Impact Financial Services, LLC v. Six400 Check Solutions, LLC et al

Filing 92

ORDER denying the individual defendants' 88 Motion for Rule 54(b) Judgment. Signed by Judge Frederick J Martone on 4/1/11.(REW)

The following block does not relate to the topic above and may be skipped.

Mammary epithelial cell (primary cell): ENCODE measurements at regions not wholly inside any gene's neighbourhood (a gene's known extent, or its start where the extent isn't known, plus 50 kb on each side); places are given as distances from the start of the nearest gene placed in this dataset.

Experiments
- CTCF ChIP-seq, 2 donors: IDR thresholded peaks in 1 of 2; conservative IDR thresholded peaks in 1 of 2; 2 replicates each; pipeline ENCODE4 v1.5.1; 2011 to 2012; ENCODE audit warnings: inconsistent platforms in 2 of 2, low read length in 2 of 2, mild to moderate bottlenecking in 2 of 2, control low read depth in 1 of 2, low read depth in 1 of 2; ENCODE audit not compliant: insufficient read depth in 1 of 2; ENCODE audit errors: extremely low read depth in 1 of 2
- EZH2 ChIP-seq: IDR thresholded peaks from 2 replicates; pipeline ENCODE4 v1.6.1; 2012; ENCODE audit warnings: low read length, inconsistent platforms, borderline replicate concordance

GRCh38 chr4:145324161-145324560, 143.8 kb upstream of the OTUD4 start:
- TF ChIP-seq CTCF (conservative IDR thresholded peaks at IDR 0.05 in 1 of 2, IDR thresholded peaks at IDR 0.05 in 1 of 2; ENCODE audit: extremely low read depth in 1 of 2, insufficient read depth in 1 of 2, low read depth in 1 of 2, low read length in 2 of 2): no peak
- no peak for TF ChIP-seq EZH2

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Impact Financial Services, LLC v. Six400 Check Solutions, LLC et al Doc. 92 1 2 3 4 5 6 7 8 9 10 11 12 13 14 15 16 17 18 19 20 21 22 23 24 25 26 27 28 WO IN THE UNITED STATES DISTRICT COURT FOR THE DISTRICT OF ARIZONA ) ) ) Plaintiff, ) ) vs. ) ) Six400 Check Solutions, LLC; Rory) Buske; Albert Slucher; and Arthur) ) Arbuckle, ) ) Defendants. ) ) Impact Financial Services, LLC, No. CV-10-0070-PHX-FJM ORDER The court has before it Rory Buske, Albert Slucher, and Arthur Arbuckle's ("the individual defendants") motion for Rule 54(b) entry of judgment (doc. 88). Plaintiff did not respond. On December 6, 2010, we entered an order dismissing with prejudice Count II of the Amended Complaint, plaintiff's fraud claim (doc. 69). Count II specifically named the individual defendants. Count I is for breach of contract and is asserted only against Six400. See doc. 53. The individual defendants now seek entry of judgment on count II so that they do not have to wait until the end of trial against Six400 for a final judgment. Moreover, the individual defendants argue that count II is distinct and separate from count I and that there is no just reason for delay. 1 2 3 4 5 6 7 8 9 10 11 12 13 14 15 16 17 18 19 20 21 22 23 24 25 26 27 28 Although plaintiff failed to respond, we still consider whether entry of final judgment is appropriate under Rule 54(b), Fed. R. Civ. P. Rule 54(b) provides that when more than one claim for relief is presented in an action, or when multiple parties are involved, the district court may enter final judgment as to one or more but fewer than all of the claims or parties "only if the court expressly determines that there is no just reason for delay." "Judgments under Rule 54(b) must be reserved for the unusual case in which the costs and risks of multiplying the number of proceedings and of overcrowding the appellate docket are outbalanced by the pressing needs of the litigants for an early and separate judgment as to some claims or parties." Frank Briscoe Co. v. Morrison-Knudsen Co., 776 F.2d 1414, 1416 (9th Cir. 1985); see also Gausvik v. Perez, 392 F.3d 1006, 1009, n. 2 (9th Cir. 2004). "A similarity of legal or factual issues will weigh heavily against entry of judgment under the rule, and in such cases a Rule 54(b) order will be proper only where necessary to avoid a harsh and unjust result." Frank Briscoe, 776 F.2d at 1416. We first note that a dismissal with prejudice for failure to state a claim is a final judgment on the merits. See Stewart v. U.S. Bancorp, 297 F.3d 953, 957 (9th Cir. 2002). We therefore must determine whether there is any "just reason for delay." The individual defendants claim that there is no relationship between the adjudicated and unadjudicated claims to justify delay. We disagree. The factual underpinnings of the breach of contract claim and the fraud claim are essentially the same. Defendants even argued this in their motion to dismiss count II (doc. 58). Moreover, the individual defendants are members of Six400 and trial is scheduled to occur in about five months. Given that this is a routine case and the factual basis for both claims is substantially the same, entry of final judgment could result in piecemeal appeals. See Wood v. GCC Bend, LLC, 422 F.3d 873, 879-80 (9th Cir. 2005). Any hardship to the individual defendants caused by their having to wait is outweighed by the burden of piecemeal appeals and motions for attorneys' fees. We, therefore, exercise our discretion and deny the motion for entry of judgment under Rule 54(b). See Wood, 422 F.3d at 879; Blair v. Shanahan, 38 F.3d 1514, 1522 (9th Cir. 1994). /// -2- 1 2 3 4 5 6 7 8 9 10 11 12 13 14 15 16 17 18 19 20 21 22 23 24 25 26 27 28 Accordingly, it is ORDERED DENYING the individual defendants' motion for Rule 54(b) entry of judgment (doc. 88). DATED this 1st day of April, 2011. -3-

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